Essential Leadership Characteristics

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LP 3: Essential Leadership Characteristics

Learning to embody the key characteristics of effective leadership is essential for all senior leaders of successful companies in the modern global business environment. Organizational productivity, processes, and programs depend on transformational leadership, a system dedicated to changing and motivating workers and the diverse communities in which they are employed. Specifically, transformational leadership uses direct and active involvement, and the development of a shared vision, among other methods, to achieve organizational goals. Despite the many challenges associated with these leadership components, much work has been done toward articulating how to mitigate these obstacles.

Globalization and the spread of communication technologies have resulted in an increased demand for quality from corporations around the world. This means that any successful firm must do everything it can to maintain its competitive advantage over rivals. Many studies have explored the connection between leadership styles, productivity, and the quality of the product being produced. The results are conclusive that the old, disengaged, autocratic style of leadership is not conducive to improvements in quality, and must be overhauled to fit the demands of a new age (Bushra, Usman, & Naveed, 2011, p. 261). These needs have necessitated the development of the transformational theory of leadership.

Researchers have found a direct negative correlation between the passive, or lassez-faire style of leadership, and the perceptions of subordinate employees concerning the implementation of quality management (Hirtz, Murray, & Riordan, 2007, p. 26). This indicates the importance of close and constant involvement by senior leaders, as well as the development of a shared vision. We now know that “employees who are pleased with their supervisors/leaders and feel that they are being treated with respect and are valued by their management feel more attachment with their organizations” (Bushra et al., 2011, p. 261). Transformational leadership is the concept that brings all these positive characteristics of leadership together.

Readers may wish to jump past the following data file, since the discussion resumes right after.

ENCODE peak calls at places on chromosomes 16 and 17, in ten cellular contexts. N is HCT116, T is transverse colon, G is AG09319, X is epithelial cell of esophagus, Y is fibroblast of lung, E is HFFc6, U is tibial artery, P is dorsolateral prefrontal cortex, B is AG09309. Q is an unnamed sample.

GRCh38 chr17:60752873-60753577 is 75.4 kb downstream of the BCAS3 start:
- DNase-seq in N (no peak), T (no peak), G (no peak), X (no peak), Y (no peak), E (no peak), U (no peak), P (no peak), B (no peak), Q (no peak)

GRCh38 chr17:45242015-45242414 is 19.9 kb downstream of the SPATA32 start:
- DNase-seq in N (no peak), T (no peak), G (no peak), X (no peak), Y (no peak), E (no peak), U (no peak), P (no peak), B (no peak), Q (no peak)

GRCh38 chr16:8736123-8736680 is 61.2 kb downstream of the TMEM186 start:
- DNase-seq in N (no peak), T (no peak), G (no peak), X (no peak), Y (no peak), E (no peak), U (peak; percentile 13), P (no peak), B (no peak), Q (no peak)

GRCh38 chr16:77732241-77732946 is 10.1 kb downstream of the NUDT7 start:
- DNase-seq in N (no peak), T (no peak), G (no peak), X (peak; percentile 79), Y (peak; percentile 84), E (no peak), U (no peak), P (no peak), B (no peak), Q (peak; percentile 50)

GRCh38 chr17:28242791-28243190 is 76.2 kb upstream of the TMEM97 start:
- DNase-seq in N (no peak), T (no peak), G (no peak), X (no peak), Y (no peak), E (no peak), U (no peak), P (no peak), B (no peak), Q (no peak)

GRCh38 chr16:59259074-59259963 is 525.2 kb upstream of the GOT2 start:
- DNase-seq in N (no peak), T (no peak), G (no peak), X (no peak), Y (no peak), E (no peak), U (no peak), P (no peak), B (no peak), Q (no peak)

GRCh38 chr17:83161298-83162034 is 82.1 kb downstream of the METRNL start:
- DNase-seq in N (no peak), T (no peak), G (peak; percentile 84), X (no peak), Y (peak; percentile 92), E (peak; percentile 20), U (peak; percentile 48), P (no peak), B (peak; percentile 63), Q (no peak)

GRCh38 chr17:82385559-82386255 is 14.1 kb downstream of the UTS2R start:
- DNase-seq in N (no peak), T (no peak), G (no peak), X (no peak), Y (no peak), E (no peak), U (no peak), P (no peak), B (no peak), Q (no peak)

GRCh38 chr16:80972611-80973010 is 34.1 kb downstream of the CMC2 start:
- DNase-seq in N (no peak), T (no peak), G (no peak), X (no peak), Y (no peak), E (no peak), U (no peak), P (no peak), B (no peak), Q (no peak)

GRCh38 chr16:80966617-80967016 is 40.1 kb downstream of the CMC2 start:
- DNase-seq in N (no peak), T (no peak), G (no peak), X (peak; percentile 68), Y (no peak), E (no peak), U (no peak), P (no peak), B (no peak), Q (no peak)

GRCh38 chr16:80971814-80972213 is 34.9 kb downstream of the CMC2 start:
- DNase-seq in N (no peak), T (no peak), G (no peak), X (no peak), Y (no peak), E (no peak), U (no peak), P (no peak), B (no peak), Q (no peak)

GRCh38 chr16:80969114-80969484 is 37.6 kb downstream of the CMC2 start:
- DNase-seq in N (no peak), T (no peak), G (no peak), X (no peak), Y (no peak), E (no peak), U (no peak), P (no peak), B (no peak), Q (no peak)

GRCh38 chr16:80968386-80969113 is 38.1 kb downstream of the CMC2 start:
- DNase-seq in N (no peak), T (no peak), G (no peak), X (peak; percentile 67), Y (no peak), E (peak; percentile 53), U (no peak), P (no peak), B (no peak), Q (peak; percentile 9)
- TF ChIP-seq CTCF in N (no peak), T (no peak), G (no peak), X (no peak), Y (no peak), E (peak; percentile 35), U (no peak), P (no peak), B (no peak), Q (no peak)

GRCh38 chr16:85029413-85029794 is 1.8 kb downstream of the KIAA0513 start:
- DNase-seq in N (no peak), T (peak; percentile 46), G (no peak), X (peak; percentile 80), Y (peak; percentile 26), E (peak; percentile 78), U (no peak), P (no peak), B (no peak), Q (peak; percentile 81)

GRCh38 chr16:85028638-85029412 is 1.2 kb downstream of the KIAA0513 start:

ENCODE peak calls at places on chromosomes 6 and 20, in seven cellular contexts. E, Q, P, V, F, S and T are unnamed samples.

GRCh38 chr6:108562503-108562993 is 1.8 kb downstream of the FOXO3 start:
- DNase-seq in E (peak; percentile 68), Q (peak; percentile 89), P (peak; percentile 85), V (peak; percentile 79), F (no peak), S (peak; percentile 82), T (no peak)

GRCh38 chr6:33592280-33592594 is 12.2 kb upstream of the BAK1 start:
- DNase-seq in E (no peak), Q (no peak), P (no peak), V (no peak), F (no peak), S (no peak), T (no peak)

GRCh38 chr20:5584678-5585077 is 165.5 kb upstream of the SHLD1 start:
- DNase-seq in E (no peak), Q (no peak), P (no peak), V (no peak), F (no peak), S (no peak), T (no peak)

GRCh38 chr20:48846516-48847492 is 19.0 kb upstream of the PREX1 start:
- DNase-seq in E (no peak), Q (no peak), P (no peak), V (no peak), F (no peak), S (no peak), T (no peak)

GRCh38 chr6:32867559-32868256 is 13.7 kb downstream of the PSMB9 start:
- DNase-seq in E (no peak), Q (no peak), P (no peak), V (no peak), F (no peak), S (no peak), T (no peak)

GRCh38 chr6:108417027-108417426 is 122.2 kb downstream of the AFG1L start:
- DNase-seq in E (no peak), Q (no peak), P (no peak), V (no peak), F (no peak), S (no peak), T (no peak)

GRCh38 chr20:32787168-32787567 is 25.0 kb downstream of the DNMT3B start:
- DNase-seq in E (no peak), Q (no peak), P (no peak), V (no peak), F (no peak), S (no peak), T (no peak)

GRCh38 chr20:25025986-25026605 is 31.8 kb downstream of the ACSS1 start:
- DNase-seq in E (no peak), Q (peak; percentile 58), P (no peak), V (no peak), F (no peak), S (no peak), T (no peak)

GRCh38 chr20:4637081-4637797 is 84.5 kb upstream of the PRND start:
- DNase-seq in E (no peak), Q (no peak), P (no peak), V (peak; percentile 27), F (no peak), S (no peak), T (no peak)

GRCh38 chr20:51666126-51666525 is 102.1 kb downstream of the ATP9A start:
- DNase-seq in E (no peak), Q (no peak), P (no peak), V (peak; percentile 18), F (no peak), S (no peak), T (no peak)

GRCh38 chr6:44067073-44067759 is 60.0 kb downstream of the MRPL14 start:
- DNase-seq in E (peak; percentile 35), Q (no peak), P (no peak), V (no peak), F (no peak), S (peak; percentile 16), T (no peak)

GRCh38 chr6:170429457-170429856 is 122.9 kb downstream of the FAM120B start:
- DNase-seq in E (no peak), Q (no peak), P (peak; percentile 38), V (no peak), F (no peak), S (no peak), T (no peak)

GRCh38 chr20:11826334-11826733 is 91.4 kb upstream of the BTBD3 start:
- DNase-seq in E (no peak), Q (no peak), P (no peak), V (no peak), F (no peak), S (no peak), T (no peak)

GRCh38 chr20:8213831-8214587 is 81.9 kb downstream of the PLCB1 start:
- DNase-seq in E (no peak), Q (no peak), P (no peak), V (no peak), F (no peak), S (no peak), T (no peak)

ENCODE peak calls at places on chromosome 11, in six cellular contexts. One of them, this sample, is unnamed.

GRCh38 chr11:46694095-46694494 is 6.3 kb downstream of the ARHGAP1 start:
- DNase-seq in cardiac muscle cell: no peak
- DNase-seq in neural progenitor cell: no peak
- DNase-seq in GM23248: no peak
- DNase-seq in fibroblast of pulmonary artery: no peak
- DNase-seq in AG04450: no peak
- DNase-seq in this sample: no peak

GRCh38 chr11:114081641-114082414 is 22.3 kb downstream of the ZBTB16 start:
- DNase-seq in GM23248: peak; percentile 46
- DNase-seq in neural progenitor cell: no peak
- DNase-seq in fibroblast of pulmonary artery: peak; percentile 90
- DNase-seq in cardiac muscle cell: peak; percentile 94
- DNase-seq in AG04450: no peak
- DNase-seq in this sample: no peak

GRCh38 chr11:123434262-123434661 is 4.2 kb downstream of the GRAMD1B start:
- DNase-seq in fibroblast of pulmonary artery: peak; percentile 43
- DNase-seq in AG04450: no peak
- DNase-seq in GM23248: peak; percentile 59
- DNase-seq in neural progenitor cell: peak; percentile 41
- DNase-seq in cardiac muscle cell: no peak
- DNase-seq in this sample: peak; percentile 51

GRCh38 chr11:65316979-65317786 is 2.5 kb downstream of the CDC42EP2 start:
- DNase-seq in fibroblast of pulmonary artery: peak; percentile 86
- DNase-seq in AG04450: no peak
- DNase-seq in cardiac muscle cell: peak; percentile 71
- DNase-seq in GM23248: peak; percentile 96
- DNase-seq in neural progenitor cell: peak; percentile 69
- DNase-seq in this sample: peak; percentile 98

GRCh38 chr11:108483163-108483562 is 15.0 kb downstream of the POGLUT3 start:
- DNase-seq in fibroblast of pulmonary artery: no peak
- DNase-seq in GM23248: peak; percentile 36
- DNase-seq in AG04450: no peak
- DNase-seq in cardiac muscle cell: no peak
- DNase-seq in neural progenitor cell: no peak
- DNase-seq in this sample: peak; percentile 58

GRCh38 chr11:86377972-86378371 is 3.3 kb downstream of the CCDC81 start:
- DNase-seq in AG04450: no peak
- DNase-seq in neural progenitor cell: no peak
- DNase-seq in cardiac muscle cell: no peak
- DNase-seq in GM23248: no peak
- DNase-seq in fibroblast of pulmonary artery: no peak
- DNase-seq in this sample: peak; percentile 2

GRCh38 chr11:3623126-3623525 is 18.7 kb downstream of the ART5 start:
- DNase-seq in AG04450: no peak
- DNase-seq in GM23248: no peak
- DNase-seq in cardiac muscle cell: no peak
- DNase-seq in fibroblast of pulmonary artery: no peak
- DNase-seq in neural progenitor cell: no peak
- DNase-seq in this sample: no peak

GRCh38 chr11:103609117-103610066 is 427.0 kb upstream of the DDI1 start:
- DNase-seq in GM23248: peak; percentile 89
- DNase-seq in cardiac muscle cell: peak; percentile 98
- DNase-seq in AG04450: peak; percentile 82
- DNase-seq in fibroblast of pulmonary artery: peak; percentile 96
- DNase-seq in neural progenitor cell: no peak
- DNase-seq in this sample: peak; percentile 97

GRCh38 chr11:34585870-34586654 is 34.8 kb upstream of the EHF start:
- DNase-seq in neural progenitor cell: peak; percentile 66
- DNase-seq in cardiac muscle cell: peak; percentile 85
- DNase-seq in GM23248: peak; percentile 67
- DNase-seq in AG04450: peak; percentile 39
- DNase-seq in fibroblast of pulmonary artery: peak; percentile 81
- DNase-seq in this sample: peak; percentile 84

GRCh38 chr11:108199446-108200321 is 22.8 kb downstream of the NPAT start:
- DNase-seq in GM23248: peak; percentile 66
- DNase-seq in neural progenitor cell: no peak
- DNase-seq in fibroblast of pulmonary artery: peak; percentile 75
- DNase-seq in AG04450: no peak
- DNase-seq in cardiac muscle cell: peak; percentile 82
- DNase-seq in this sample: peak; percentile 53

While the active presence of leaders is necessary for productivity improvement programs, it is not enough on its own. Senior leaders must also develop efficient performance measurement protocols to ensure that progress is being made. “if performance measurement and reward systems are designed by top management to support goals of continuous process improvements, subordinates and other workers will genuinely feel empowered toward positive participation” (Hoffman & Mehra, 1999, p. 229). Not only should the measurement system be accurate and informative, it should be designed to encourage the best aspects of worker commitment. “employees not only do a better job when they believe their supervisors are transformational leaders, but that they also are much more satisfied with the company’s performance appraisal system” (Bass, 1991, p. 25). By combining performance measurement systems, training, empowerment, and a reward system, senior leaders can foster an environment of total employee involvement, which should lead to a successful productivity improvement program (Hoffman & Mehra, 1999, p. 230). Crucially, these four factors leading to total employee involvement must be instituted by deeply involved senior leaders.